Picture the scenario, you’re in the vegetable isle of the supermarket and you see a bag of picked basil next to a flourishing basil plant alive and well and the choice is usually an easy one.
So you take the plant home, pick a few leaves you need for lunch, and give the plant a bit of a water by the window sill. After a couple of weeks you find it wilting to a slow death without a clue why. Sound familiar?
So why does the supermarket herb plant always die, after it looks so healthy when we first take it home?
In short, the reason it dies so soon is also the reason it looks so healthy in the supermarket when you first see it: the plant is overcrowded.
The truth is that the coriander or basil plant you take home is actually multiple plants that have grown together in a tight squeeze. As a result the plant dies for two main reasons:
They grow tall (also referred to as ‘leggy’) because each stem is fighting for sunlight, which means that not very many side shoots appear and the plants are quicker to droop.
The roots are too tightly packed, which means the plants are fighting each other for the nutrients they need from the soil.
How to Fix it
So now we know the plants are too tightly packed in their store-bought container, it’s time to turn this weakness into an opportunity. By turning one plant into many!
What we’ll need:
Some additional pots / containers (3+)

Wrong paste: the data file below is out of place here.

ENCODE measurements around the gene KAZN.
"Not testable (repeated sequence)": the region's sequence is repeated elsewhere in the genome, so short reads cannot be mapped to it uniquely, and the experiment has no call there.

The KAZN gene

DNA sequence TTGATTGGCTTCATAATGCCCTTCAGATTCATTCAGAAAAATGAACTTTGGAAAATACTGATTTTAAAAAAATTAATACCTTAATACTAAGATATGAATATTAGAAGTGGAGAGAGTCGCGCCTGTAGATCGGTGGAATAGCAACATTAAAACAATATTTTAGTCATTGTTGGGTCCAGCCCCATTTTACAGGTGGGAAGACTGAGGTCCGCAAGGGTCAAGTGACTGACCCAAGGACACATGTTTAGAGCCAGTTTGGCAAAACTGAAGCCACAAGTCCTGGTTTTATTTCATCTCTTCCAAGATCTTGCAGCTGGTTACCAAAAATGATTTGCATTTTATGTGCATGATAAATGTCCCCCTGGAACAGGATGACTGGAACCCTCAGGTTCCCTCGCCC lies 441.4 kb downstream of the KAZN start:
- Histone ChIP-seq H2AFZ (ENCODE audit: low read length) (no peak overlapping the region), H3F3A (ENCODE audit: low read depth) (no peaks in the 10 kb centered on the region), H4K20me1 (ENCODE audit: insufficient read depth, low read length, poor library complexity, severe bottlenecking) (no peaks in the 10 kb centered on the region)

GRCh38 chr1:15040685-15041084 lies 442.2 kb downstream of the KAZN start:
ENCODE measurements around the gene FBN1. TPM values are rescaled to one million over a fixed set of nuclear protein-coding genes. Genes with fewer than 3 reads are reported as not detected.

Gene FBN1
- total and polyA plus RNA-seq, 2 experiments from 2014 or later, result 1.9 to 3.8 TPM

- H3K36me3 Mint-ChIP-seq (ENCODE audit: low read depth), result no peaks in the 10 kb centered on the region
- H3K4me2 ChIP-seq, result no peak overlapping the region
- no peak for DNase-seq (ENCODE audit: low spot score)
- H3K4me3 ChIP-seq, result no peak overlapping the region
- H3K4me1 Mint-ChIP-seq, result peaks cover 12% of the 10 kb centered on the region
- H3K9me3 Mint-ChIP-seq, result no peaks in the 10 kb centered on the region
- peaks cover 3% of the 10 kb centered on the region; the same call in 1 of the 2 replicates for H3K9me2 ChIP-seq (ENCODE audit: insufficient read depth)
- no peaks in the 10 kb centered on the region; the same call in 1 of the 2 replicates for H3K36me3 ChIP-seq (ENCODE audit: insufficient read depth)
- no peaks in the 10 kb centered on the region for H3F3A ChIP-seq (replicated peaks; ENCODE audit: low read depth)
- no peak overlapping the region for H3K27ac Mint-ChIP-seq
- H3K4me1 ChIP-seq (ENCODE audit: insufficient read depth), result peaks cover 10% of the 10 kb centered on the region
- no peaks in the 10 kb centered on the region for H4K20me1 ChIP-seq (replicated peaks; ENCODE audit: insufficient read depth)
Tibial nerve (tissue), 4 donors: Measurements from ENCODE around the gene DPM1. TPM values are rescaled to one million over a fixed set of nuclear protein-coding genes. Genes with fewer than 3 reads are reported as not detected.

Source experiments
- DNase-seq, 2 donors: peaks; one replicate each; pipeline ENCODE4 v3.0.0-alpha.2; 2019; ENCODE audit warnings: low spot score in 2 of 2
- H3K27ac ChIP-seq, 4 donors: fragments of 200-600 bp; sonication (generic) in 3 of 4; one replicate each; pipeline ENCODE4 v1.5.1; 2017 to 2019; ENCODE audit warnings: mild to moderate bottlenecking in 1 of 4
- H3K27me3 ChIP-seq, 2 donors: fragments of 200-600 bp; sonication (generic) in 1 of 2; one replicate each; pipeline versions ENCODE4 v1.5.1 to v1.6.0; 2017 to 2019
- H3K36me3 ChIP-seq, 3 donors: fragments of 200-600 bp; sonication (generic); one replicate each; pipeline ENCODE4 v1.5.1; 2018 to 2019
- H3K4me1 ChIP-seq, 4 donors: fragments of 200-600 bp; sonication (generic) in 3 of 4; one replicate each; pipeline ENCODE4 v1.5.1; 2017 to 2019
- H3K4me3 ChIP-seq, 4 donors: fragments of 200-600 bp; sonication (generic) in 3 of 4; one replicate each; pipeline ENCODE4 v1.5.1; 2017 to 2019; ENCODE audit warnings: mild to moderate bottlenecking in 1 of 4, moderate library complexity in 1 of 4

Compost / potting soil
A workbench you don’t mind spilling soil over (cover with newspaper if preferred)
Prepare at least three additional pots by filling half way with potting compost (most multi-purpose compost bags from a supermarket or garden centre will be fine). Lightly water the soil so it is damp for the new plants.
Remove any outer film from the plant and tip the container upside down, gently squeezing the sides until the bulk of the soil and roots slide out of it.
Depending on how many plants you want to make, begin to gently tear open the soil, isolating several bunches of stems. Slowly pull each group until the clumps of roots/soil are separated from each other. Each store-bought plant should allow you to get at least 3 or 4 additional plants.
NB: Avoid handling the plants by the stems or leaves. Some roots may tear slightly in the process, but if done slowly the plants will be fine with the majority remaining intact.
Take each isolated bunch and insert into the new pots - ensuring that root still have plenty of space to grow.
Top fill in the space surrounding each plant with additional compost and pat down gently to firm the soil. Feed the plant another spritz of water at the base of the stems. Watering from the top of the plant can lead to rotting if there are recently cut stems open.
Repeat this process for each new plant. Cut any overly ‘leggy’ stems back to encourage further growth and keep the bunch level.
Now place you plants by a sun lit window, watering regularly. You can test if the plants require watering by digging your finger an inch or two into the soil to see if it’s dry underneath.
And there you have it - a sure fire way to get more out of those supermarket herbs! If you’re having a go at this at home, let us know by posting a photo to instagram and tagging @AllotMe_UK
And of course if you want to grow heaps of herbs, using 90% less water - you can always try a GrowPod ;) https://www.allotme.co.uk/growathome